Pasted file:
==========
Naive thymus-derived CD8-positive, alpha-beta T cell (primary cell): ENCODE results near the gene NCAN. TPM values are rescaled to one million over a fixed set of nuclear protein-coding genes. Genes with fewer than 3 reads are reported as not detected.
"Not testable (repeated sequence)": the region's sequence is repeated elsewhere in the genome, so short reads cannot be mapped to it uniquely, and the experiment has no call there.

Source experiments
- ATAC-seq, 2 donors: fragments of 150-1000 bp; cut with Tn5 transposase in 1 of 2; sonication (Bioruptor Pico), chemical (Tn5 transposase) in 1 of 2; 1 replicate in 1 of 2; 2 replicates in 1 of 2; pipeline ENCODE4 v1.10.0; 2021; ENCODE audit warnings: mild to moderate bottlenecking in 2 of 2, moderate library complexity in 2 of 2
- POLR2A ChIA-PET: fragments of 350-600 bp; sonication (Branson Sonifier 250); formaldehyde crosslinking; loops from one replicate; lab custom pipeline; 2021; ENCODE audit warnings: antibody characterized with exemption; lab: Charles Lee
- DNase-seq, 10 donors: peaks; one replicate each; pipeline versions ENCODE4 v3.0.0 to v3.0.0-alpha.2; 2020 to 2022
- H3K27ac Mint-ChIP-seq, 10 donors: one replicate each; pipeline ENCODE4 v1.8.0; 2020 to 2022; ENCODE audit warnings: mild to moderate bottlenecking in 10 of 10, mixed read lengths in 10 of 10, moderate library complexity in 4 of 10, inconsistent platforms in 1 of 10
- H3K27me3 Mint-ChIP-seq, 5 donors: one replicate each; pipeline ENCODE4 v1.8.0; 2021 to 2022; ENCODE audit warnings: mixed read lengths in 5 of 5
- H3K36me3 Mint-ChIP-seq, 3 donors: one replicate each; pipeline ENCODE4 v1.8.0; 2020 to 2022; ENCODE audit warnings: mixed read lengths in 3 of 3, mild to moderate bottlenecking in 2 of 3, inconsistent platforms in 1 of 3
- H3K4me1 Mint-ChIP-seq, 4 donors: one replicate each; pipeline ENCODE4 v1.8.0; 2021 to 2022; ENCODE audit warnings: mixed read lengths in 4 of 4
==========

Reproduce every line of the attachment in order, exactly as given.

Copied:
Naive thymus-derived CD8-positive, alpha-beta T cell (primary cell): ENCODE results near the gene NCAN. TPM values are rescaled to one million over a fixed set of nuclear protein-coding genes. Genes with fewer than 3 reads are reported as not detected.
"Not testable (repeated sequence)": the region's sequence is repeated elsewhere in the genome, so short reads cannot be mapped to it uniquely, and the experiment has no call there.

Source experiments
- ATAC-seq, 2 donors: fragments of 150-1000 bp; cut with Tn5 transposase in 1 of 2; sonication (Bioruptor Pico), chemical (Tn5 transposase) in 1 of 2; 1 replicate in 1 of 2; 2 replicates in 1 of 2; pipeline ENCODE4 v1.10.0; 2021; ENCODE audit warnings: mild to moderate bottlenecking in 2 of 2, moderate library complexity in 2 of 2
- POLR2A ChIA-PET: fragments of 350-600 bp; sonication (Branson Sonifier 250); formaldehyde crosslinking; loops from one replicate; lab custom pipeline; 2021; ENCODE audit warnings: antibody characterized with exemption; lab: Charles Lee
- DNase-seq, 10 donors: peaks; one replicate each; pipeline versions ENCODE4 v3.0.0 to v3.0.0-alpha.2; 2020 to 2022
- H3K27ac Mint-ChIP-seq, 10 donors: one replicate each; pipeline ENCODE4 v1.8.0; 2020 to 2022; ENCODE audit warnings: mild to moderate bottlenecking in 10 of 10, mixed read lengths in 10 of 10, moderate library complexity in 4 of 10, inconsistent platforms in 1 of 10
- H3K27me3 Mint-ChIP-seq, 5 donors: one replicate each; pipeline ENCODE4 v1.8.0; 2021 to 2022; ENCODE audit warnings: mixed read lengths in 5 of 5
- H3K36me3 Mint-ChIP-seq, 3 donors: one replicate each; pipeline ENCODE4 v1.8.0; 2020 to 2022; ENCODE audit warnings: mixed read lengths in 3 of 3, mild to moderate bottlenecking in 2 of 3, inconsistent platforms in 1 of 3
- H3K4me1 Mint-ChIP-seq, 4 donors: one replicate each; pipeline ENCODE4 v1.8.0; 2021 to 2022; ENCODE audit warnings: mixed read lengths in 4 of 4